Changes to Publication of Living Conditions Survey


Director General of the Planning Institute of Jamaica (PIOJ), Dr. Wesley Hughes, has said that as a cost saving measure, beginning this year, only the consumption component of the Survey of Living Conditions (SLC) would be published every year along with special modules that give some indication of the level of poverty.
Dr. Hughes, who was speaking at the launch of the SLC for 2002 recently at his New Kingston offices, explained that because the other indicators such as education, health and housing had not shown a dramatic change over the last 14 years, these would be published biennially instead of every year as was now the case. “So, while there are fluctuations in some of the sub-indicators of the other indicators, these (education, health and housing) show a steady trend and as a cost saving measure, we have taken a decision to not do the survey in full every year,” he said.
He divulged that separate from the poverty index, a special living conditions index for 2003 was being prepared.
The Director General took the opportunity to also explain that the survey had been published later than usual to allow for quality checks to be conducted following the preliminary analysis, to ensure that the findings were indeed accurate. “There were significant changes at the parish level and as we did in 1997, when there was a significant improvement in the rate of poverty, we thought that the change was so significant that as professionals, we felt a duty to have a look again at the data,” Dr. Hughes said.
Meanwhile, Director General of the Statistical Institute of Jamaica (STATIN), Sonia Jackson informed that the survey instrument used was similar to that used in previous years, which was a multi-topic household questionnaire administered by the staff of STATIN. The basic structure of the questionnaire, she said, had been retained to facilitate trend analysis, which was very important for research and monitoring policies.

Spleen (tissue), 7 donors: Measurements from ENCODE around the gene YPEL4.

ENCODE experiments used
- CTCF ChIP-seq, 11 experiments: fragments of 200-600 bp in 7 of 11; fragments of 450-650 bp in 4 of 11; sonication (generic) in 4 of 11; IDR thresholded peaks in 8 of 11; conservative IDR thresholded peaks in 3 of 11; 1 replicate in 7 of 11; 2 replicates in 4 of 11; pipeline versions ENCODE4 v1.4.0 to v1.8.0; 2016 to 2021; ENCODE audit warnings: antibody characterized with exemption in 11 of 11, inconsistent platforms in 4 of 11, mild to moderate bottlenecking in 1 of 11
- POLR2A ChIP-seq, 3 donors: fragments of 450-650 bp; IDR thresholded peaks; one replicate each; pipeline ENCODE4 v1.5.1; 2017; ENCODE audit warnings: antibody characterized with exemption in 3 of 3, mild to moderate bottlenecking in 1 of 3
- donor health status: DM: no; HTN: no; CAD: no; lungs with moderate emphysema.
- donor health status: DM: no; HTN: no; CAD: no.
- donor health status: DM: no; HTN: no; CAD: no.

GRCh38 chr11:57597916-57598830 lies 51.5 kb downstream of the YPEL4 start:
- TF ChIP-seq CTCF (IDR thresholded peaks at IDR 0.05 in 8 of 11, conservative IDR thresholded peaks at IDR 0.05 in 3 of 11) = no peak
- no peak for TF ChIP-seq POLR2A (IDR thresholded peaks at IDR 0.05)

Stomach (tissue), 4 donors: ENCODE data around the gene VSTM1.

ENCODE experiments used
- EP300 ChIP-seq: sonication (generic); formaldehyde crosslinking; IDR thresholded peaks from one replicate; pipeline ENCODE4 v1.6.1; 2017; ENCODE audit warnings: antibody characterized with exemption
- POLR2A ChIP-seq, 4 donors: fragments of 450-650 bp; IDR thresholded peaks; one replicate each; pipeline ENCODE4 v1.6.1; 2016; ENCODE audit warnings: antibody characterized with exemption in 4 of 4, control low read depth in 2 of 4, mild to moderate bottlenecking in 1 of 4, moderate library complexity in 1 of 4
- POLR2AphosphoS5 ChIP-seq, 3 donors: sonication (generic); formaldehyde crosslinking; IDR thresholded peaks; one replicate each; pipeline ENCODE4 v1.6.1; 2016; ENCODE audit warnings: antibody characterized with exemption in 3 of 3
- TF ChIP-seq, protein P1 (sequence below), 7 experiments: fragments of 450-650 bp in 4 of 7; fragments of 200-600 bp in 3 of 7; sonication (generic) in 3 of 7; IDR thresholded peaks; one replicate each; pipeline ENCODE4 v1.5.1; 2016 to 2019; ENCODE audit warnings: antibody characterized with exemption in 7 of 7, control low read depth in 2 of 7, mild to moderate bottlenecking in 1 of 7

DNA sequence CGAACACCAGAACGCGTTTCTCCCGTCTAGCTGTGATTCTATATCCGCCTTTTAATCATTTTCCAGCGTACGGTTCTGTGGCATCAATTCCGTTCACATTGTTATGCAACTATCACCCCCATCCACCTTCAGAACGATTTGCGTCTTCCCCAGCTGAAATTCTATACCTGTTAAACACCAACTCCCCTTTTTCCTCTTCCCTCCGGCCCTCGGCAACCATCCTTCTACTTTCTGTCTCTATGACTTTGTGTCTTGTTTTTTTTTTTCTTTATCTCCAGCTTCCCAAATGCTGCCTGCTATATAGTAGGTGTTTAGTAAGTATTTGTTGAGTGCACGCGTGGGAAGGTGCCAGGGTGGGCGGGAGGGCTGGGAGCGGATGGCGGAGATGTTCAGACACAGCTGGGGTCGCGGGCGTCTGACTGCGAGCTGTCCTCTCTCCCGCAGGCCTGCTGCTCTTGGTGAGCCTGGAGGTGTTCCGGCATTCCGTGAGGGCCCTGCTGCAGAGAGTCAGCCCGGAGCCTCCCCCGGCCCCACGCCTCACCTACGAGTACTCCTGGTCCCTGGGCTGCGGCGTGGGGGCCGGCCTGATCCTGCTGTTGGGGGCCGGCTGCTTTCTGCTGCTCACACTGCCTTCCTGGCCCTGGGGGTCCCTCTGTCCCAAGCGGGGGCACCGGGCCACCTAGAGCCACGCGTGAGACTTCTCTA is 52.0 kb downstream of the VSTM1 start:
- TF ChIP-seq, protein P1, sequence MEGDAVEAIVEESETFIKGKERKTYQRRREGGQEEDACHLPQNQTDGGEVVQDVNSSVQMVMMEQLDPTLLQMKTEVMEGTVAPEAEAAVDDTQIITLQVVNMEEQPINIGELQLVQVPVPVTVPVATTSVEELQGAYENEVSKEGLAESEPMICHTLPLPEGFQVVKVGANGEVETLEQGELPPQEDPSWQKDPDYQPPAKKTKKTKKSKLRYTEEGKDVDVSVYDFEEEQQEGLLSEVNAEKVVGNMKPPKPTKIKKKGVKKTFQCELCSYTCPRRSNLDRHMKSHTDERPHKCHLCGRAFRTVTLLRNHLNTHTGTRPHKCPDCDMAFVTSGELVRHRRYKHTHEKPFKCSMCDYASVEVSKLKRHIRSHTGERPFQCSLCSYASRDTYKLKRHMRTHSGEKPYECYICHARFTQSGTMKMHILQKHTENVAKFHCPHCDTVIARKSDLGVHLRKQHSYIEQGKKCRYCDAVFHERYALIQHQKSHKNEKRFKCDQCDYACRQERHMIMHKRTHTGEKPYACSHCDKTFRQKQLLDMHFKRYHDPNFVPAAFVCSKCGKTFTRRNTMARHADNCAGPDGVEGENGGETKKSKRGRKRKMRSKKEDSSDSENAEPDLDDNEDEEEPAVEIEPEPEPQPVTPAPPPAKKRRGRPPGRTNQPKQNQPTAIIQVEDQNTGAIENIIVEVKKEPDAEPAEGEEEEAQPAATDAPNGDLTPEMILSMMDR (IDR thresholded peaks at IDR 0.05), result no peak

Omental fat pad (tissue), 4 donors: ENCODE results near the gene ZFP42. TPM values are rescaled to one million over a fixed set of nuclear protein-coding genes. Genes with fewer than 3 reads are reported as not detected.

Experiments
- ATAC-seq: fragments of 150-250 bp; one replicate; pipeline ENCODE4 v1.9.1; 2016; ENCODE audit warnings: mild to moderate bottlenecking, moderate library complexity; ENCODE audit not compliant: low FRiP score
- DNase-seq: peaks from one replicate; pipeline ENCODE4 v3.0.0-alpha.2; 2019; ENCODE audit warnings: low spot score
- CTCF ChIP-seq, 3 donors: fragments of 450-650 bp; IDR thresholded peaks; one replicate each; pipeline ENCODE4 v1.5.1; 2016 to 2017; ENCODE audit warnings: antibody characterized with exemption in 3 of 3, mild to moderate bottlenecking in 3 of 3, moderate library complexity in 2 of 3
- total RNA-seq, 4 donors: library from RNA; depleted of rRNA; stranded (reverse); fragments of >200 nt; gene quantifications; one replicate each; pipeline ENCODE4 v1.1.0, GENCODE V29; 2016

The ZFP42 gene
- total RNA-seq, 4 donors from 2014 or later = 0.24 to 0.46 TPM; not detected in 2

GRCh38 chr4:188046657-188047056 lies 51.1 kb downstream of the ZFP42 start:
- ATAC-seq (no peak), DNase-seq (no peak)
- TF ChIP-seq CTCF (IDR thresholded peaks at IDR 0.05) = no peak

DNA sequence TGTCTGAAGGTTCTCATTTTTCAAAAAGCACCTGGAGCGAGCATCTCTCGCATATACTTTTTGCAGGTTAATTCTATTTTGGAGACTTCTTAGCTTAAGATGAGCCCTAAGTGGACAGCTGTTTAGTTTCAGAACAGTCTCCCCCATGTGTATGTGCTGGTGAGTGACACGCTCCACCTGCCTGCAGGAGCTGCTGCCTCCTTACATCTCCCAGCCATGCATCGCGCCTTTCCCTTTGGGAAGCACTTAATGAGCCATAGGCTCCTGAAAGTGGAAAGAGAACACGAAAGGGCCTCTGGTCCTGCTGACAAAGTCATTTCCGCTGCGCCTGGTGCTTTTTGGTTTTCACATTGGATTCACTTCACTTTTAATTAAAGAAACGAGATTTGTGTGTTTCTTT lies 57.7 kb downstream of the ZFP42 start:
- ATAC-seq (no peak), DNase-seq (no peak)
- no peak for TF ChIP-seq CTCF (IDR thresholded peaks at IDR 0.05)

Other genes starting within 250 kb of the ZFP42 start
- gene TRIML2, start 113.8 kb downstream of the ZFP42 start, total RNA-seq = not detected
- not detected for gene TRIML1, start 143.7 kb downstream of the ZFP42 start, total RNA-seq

She also explained that the questionnaire was larger than usual and the sample frame had been expanded to facilitate data analysis at the parish level. For this survey, a frame consisted of 9,656 dwellings, compared to 7,648 in the previous year. A sample of 7,000 households was eventually used for the survey.
“The information compiled in the SLC reports are used very widely as the instrument facilitate the monitoring of the programmes and policies of the government.we consider this report to be an important element in our efforts to provide indicators to our many stakeholders. The report is a storehouse of information,” she stated.
The SLC, a joint activity between the PIOJ and STATIN, is an adaptation of the World Bank’s living standard measurement survey and “Jamaica has been doing it for a longer period than any other country in the world,” Director of the Social Manpower Planning Division, PIOJ, Pauline Knight told the gathering.
It is now a fixed feature of the socio-economic landscape in Jamaica and is used extensively by researchers locally and abroad. The survey includes standard modules on consumption, demography, health, education, welfare and housing. In addition, special modules were added for different years. A key output of the survey is the monitoring of poverty levels in Jamaica.

JIS Social